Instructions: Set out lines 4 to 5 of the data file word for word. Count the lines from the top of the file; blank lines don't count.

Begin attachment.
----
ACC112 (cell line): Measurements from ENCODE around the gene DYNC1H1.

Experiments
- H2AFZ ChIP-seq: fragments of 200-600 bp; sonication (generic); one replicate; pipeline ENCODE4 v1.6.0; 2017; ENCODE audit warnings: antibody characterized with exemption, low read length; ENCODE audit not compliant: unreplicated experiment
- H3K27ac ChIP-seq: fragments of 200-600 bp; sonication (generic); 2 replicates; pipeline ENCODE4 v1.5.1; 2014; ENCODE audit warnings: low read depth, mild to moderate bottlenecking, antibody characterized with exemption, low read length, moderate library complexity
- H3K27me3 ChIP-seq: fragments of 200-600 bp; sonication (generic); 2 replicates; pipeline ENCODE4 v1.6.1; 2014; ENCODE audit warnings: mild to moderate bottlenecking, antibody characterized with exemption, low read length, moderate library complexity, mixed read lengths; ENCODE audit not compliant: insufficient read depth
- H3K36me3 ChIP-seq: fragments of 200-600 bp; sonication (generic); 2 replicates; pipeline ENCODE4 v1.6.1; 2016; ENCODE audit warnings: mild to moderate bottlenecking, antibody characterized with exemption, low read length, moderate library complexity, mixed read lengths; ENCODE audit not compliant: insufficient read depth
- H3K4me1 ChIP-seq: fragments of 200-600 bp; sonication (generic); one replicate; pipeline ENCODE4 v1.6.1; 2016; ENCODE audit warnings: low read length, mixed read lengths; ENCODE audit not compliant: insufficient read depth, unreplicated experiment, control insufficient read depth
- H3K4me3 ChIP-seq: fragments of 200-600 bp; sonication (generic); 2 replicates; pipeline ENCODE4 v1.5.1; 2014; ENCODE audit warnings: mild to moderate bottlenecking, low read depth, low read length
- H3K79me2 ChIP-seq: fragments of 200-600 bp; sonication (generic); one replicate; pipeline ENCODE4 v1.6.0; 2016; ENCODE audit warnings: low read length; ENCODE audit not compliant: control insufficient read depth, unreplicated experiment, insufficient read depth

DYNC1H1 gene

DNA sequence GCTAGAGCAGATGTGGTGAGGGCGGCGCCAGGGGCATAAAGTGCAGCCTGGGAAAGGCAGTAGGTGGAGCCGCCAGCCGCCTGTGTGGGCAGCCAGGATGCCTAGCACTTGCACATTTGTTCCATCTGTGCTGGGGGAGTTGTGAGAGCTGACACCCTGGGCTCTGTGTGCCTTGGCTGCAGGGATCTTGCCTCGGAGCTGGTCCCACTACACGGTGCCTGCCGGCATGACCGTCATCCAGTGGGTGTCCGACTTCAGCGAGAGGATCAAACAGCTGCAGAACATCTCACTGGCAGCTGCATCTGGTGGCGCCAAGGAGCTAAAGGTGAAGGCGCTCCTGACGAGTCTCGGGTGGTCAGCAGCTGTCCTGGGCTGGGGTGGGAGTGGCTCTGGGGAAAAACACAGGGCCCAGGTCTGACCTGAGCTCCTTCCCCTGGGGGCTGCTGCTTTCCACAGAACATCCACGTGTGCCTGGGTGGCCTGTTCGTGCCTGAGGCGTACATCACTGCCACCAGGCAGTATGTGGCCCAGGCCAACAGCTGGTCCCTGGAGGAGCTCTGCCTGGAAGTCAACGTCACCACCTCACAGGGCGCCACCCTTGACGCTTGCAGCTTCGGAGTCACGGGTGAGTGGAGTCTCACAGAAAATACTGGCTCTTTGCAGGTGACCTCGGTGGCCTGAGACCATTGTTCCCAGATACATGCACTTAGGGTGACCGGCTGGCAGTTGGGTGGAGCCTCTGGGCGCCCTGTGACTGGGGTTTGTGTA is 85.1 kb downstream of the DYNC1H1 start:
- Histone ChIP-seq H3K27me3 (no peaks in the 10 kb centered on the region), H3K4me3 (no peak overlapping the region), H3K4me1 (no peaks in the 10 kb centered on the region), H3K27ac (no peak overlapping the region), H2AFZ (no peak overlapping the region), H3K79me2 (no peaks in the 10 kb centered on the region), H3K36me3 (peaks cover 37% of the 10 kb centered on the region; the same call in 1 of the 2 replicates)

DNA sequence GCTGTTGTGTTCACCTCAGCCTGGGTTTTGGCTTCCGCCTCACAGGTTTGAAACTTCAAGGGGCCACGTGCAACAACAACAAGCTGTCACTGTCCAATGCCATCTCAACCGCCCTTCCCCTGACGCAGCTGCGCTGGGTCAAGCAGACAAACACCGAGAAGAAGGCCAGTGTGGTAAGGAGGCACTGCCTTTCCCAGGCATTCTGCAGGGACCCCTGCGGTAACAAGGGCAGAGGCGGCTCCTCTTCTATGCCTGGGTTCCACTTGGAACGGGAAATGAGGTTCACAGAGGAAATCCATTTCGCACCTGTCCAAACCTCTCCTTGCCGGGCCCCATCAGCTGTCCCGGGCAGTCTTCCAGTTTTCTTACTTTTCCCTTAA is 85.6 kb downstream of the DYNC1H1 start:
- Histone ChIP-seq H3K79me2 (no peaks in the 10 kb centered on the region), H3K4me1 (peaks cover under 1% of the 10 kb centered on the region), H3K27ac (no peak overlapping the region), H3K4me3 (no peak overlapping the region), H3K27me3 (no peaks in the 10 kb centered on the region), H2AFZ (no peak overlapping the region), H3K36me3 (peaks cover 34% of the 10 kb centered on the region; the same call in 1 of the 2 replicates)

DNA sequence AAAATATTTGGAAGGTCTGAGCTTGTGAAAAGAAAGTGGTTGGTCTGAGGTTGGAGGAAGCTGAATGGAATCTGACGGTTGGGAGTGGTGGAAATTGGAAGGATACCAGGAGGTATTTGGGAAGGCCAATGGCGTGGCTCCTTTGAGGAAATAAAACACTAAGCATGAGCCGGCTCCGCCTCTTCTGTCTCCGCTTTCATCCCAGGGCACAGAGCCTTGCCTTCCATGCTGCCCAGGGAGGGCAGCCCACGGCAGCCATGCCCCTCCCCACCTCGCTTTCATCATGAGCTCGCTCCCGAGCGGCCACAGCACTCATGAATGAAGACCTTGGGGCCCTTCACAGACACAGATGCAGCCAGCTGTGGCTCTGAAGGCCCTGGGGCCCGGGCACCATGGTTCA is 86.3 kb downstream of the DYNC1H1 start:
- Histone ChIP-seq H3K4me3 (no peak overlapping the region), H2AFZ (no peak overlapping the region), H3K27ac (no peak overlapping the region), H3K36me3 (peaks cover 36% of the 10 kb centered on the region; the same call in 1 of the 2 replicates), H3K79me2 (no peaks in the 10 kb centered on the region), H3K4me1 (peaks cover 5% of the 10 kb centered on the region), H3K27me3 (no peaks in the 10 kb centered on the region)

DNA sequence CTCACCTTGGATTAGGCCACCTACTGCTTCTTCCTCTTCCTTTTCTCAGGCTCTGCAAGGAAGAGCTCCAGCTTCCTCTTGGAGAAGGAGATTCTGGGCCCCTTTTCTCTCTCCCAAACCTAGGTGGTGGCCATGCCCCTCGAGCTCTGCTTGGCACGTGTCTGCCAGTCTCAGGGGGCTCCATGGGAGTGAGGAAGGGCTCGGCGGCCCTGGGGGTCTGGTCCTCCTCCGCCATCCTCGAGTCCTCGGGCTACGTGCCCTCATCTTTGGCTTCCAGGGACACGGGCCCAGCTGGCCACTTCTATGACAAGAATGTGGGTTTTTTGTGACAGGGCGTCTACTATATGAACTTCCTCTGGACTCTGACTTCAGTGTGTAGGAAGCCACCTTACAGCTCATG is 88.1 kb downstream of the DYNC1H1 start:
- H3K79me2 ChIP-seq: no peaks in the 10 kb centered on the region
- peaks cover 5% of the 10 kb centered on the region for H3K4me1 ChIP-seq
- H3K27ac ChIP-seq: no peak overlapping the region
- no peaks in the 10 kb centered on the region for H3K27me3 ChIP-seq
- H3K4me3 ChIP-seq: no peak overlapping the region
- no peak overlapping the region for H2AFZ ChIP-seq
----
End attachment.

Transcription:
- H3K27ac ChIP-seq: fragments of 200-600 bp; sonication (generic); 2 replicates; pipeline ENCODE4 v1.5.1; 2014; ENCODE audit warnings: low read depth, mild to moderate bottlenecking, antibody characterized with exemption, low read length, moderate library complexity
- H3K27me3 ChIP-seq: fragments of 200-600 bp; sonication (generic); 2 replicates; pipeline ENCODE4 v1.6.1; 2014; ENCODE audit warnings: mild to moderate bottlenecking, antibody characterized with exemption, low read length, moderate library complexity, mixed read lengths; ENCODE audit not compliant: insufficient read depth